May 10th 2018
What does the microbead ban really mean?
January 12th 2018 / 0 comment
The most robust ban on microbeads in the world has come into force this week in the UK, but what are microbeads and how do you know if a product you’re using contains them? Here’s your guide to the murky world of microbeads
Microbeads: tiny plastic particles between one millimetre and one micrometre in size that cause enormous harm to our natural environment and marine life in particular. They’re added to many toiletries and personal care products, and while the UK government has just this week introduced the most stringent ban on microbeads ever seen after much campaigning from consumers and environmental groups, you could still be using microbeads unknowingly within your daily routine- it’s thought that around 680 tonnes of microbeads are used within cosmetic products in the UK every year. All such products containing microbeads will be swept off the shelves come 30th June 2018, but until then, here’s your ‘need to know’ on microbeads according to cosmetologist, pharmacist and founder of Twelve Beauty Pedro Catalá, from what the new legislation covers to to what to look for on the back of the bottle.
What’s happening between now and when the ban comes into force in July 2018?
“From now on manufacturing companies in the UK cannot include microbeads in their formulations. They can still sell products containing microbeads until July 2018 but cannot manufacture them.”
Which products are microbeads mainly found in?
“They predominantly appear in face washes, shower gels, face and body scrubs and toothpastes.”
Which other products might we be surprised to find them in? Have we been ingesting them by accidentally swallowing toothpaste, for example?
“They can be found in household products and cleansers and in many exfoliators, and some face masks too. Toothpastes are definitely an area of concern, and I was surprised to find microbeads in chewing gum, so personally I am sure that we have ingested them.”
Incidentally, dentists have also warned that pieces of microplastic can become lodged in our gums, leading to gum health problems as they harbour bacteria and are very difficult to extract. Also, no one wants a mouthful of potentially toxic plastic.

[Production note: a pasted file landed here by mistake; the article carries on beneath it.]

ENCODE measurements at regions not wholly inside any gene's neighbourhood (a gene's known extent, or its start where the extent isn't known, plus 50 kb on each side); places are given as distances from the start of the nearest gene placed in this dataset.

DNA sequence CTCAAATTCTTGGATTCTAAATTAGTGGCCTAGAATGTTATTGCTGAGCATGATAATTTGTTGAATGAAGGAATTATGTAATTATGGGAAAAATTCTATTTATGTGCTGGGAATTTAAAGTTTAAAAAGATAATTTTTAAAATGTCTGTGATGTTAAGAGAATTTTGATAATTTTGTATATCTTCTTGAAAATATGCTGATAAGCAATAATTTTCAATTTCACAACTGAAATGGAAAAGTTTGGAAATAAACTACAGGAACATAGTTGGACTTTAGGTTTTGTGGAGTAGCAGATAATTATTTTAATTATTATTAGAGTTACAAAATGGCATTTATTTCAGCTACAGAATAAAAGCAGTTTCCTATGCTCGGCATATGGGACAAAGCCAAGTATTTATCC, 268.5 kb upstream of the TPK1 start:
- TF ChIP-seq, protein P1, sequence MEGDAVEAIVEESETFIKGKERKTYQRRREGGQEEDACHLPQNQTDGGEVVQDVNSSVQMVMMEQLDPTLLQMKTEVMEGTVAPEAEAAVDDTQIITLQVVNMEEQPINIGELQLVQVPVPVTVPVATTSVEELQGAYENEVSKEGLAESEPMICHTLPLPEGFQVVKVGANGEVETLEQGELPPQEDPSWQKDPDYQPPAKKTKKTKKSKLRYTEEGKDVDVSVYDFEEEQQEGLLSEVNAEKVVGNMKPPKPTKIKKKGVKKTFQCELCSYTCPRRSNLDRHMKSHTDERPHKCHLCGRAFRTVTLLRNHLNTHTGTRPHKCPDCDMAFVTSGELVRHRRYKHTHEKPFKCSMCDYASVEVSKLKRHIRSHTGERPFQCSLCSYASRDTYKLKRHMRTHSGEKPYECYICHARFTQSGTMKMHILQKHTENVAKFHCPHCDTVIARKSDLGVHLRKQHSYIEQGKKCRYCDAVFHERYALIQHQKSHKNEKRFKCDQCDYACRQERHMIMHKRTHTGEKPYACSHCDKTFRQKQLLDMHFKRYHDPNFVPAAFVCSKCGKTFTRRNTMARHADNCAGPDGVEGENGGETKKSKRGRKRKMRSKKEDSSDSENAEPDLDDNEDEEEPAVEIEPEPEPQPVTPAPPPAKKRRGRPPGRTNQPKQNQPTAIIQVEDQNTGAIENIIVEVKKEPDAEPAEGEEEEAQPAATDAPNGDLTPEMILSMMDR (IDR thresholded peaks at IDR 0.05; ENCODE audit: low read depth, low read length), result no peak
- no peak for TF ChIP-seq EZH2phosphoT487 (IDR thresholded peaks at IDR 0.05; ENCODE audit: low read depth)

The ban is only for rinse-off products. Are there other products that have them that aren't rinse off?
“Unfortunately plenty of products contain microbeads, such as makeup (particularly lipsticks), deodorants, hair gels and even skincare, suncare, hand creams and body lotions.”
How do microbeads get into the water supply?
“If you’re using a product containing microbeads, the plastic spheres get rinsed down the drain afterwards. They’re so tiny that our water treatment plants can’t filter them out, and as a result they end up polluting our oceans, rivers and lakes.”
To add to the issue, not only do these minute plastic particles physically pollute our marine environments in that they do not degrade, but they’re also coated in toxic chemicals. The microbeads are often ingested by marine life, fish, birds and other creatures. We don’t fully understand the implications of this on animals, or indeed humans, as yet, but it’s fair to assume that it’s not good.
What do I look for on an ingredients list?
“The most common ingredients of microbeads are polyethylene (PE) and polypropylene (PP). Other ingredients to watch out for include nylon/ polylactic acid (PA), polymathy methacrylate (PMMA) and polyethylene terephthalate (PET).”
How about if I buy products from abroad? Where else is the ban in force and where is it not?
“Unfortunately you can still buy products containing microbeads in several countries. The US was the first country to implement the ban, Canada will ban them this year and the European Union has issued a recommendation to start the discontinuation of microbeads, but it hasn’t come into force yet. Manufacturers around the world are currently sourcing alternatives, but in many regions and countries it’s a work in progress.”
You can find lists of cosmetic products containing microbeads globally in this chart compiled by The International Campaign against Microbeads in Cosmetics, although bear in mind that it’s not exhaustive- check the back of the bottle before using anything suspect.
If I buy organic, vegan or natural products, will they be microbead free?
“Yes- microbeads should be replaced by natural alternatives such as oat flakes, powdered nutshells, sugar, salt or jojoba beads. Again, always check the ingredients list if you’re ever in doubt.”